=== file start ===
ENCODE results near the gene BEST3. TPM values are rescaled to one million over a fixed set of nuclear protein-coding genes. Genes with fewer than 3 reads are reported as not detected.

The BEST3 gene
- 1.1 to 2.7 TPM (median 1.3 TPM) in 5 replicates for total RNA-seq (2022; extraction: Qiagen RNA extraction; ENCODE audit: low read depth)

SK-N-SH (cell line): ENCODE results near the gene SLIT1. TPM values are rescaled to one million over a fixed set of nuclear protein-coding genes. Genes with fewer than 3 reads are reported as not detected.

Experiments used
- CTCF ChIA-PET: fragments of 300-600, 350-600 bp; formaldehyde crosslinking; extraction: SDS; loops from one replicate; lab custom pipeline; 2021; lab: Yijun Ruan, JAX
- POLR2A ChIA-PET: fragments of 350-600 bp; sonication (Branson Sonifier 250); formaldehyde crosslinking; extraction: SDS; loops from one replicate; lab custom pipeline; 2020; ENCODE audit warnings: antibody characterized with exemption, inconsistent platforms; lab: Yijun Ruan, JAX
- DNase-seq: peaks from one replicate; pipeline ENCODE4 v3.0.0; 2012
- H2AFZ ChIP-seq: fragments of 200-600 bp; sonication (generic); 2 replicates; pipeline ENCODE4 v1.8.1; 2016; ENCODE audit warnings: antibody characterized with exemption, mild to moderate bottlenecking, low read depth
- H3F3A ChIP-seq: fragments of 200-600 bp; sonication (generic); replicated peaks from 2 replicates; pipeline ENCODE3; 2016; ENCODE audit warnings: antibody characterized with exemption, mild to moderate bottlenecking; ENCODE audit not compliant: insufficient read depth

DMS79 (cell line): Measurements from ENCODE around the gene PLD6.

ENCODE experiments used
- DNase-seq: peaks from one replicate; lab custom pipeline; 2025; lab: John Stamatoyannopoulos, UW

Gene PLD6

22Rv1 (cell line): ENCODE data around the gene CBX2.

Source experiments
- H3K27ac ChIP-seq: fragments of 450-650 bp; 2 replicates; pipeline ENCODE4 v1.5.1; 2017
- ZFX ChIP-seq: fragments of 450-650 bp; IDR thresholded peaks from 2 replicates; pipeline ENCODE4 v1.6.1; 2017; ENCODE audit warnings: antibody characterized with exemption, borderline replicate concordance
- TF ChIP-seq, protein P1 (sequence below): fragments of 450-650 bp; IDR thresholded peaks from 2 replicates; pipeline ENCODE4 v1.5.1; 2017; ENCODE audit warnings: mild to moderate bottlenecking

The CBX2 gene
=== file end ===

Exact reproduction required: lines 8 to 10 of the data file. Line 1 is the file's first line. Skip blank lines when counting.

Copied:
- DNase-seq: peaks from one replicate; pipeline ENCODE4 v3.0.0; 2012
- H2AFZ ChIP-seq: fragments of 200-600 bp; sonication (generic); 2 replicates; pipeline ENCODE4 v1.8.1; 2016; ENCODE audit warnings: antibody characterized with exemption, mild to moderate bottlenecking, low read depth
- H3F3A ChIP-seq: fragments of 200-600 bp; sonication (generic); replicated peaks from 2 replicates; pipeline ENCODE3; 2016; ENCODE audit warnings: antibody characterized with exemption, mild to moderate bottlenecking; ENCODE audit not compliant: insufficient read depth